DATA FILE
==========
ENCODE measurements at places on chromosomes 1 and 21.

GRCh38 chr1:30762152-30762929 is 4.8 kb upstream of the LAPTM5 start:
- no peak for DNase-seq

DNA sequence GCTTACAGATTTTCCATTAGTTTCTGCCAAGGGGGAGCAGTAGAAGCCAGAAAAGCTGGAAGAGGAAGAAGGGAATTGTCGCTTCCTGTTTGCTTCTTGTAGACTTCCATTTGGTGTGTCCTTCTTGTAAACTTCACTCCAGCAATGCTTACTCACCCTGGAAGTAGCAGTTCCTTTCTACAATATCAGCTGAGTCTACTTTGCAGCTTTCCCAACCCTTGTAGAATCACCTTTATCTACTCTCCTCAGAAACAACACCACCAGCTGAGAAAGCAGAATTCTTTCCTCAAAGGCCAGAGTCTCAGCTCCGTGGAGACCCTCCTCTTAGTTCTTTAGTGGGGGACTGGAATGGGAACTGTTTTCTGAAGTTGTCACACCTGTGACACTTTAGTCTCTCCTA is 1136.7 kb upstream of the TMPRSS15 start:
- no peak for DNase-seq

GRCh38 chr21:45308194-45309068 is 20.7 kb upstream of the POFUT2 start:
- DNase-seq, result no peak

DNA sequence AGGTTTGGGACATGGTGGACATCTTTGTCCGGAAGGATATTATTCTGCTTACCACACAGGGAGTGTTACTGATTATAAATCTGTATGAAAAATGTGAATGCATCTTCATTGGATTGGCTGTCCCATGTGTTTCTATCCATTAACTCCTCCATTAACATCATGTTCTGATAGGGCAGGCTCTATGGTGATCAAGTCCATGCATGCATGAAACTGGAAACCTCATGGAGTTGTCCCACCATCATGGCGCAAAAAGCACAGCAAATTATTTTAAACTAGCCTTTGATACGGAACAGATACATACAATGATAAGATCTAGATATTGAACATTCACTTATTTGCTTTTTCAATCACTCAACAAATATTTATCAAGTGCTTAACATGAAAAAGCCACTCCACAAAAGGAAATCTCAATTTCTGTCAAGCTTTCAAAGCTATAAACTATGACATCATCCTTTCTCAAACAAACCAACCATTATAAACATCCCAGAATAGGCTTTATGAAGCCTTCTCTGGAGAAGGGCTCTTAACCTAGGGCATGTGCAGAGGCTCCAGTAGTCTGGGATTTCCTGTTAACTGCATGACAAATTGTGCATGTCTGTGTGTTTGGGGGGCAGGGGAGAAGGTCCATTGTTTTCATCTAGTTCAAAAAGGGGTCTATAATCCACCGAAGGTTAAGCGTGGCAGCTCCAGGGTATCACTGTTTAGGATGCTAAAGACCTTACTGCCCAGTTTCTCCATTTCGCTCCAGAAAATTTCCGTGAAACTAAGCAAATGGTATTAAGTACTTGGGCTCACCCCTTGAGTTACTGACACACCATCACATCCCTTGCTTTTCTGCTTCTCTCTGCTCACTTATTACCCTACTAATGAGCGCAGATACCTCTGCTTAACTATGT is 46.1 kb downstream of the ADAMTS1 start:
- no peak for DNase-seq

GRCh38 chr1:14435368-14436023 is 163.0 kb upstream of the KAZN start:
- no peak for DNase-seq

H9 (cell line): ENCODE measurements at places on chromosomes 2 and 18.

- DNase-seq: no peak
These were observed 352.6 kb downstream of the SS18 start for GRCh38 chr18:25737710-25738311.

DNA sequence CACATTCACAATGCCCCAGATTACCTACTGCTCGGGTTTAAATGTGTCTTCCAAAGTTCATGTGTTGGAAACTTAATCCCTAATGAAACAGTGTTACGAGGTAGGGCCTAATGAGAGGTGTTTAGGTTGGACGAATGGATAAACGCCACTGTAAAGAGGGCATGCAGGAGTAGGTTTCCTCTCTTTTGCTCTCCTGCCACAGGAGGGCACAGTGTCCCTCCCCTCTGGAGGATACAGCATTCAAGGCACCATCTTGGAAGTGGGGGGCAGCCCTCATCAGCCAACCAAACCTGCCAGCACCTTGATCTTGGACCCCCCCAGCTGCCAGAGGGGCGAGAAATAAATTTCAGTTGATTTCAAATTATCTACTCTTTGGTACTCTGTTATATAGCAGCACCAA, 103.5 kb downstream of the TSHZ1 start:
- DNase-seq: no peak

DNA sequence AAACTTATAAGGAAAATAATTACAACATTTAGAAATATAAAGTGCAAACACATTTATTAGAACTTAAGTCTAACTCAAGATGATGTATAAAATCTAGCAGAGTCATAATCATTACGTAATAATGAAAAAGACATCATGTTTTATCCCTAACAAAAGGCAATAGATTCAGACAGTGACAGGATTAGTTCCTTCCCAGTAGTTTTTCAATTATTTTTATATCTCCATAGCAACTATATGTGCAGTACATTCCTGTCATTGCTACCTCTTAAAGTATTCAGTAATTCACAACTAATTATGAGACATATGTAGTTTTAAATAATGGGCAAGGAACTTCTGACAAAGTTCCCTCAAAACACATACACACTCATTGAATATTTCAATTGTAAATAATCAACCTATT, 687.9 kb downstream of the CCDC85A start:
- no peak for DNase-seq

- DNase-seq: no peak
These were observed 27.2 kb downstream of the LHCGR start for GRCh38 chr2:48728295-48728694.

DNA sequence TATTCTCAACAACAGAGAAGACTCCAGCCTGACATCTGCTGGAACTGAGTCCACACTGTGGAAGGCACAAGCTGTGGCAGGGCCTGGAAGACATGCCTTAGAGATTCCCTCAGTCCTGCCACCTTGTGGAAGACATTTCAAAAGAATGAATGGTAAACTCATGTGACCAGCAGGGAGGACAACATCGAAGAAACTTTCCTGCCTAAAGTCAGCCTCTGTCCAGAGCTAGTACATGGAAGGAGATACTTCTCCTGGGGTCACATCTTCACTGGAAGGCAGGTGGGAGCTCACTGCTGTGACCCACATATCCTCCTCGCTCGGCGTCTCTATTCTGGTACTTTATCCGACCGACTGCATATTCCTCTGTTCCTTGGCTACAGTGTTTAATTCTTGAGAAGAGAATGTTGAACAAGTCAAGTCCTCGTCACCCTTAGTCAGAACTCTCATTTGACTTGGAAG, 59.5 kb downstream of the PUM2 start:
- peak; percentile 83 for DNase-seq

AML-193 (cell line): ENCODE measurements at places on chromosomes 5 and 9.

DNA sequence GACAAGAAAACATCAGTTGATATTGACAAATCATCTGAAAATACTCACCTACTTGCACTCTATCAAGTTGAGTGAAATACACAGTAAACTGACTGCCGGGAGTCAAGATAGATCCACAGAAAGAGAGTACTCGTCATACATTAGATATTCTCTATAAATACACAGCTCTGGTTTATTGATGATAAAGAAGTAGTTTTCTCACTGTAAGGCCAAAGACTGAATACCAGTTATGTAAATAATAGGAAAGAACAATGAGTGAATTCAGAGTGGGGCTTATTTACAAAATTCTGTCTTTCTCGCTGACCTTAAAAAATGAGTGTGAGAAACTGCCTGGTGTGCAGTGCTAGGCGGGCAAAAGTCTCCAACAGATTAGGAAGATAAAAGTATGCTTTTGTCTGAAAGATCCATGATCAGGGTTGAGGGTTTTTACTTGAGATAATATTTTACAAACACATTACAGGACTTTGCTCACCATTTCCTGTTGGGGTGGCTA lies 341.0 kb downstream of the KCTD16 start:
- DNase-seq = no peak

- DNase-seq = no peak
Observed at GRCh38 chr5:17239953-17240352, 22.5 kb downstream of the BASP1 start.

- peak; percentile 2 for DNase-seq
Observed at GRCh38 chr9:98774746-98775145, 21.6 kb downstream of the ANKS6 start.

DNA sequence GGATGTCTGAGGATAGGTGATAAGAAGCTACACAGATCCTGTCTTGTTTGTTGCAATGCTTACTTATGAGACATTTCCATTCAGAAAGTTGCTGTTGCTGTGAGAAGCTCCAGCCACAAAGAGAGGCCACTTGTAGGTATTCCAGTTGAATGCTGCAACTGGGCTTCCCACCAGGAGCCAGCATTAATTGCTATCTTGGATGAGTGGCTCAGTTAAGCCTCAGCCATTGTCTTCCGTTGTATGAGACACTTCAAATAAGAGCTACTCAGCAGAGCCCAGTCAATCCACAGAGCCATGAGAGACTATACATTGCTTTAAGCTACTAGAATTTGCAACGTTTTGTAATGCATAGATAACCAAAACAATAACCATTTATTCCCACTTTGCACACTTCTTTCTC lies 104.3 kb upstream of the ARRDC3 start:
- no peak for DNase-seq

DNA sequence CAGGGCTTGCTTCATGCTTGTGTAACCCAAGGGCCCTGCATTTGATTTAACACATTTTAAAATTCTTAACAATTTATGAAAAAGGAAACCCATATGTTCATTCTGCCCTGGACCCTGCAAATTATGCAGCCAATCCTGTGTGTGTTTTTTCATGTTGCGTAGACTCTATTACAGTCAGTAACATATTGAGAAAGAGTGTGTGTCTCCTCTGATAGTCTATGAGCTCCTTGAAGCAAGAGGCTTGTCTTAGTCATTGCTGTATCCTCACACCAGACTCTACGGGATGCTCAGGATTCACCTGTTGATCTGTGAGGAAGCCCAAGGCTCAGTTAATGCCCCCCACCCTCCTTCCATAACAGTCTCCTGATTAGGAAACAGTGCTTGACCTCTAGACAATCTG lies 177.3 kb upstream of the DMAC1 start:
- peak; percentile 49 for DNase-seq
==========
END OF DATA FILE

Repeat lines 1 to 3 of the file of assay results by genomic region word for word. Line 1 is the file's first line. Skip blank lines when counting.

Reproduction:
ENCODE measurements at places on chromosomes 1 and 21.

GRCh38 chr1:30762152-30762929 is 4.8 kb upstream of the LAPTM5 start:
- no peak for DNase-seq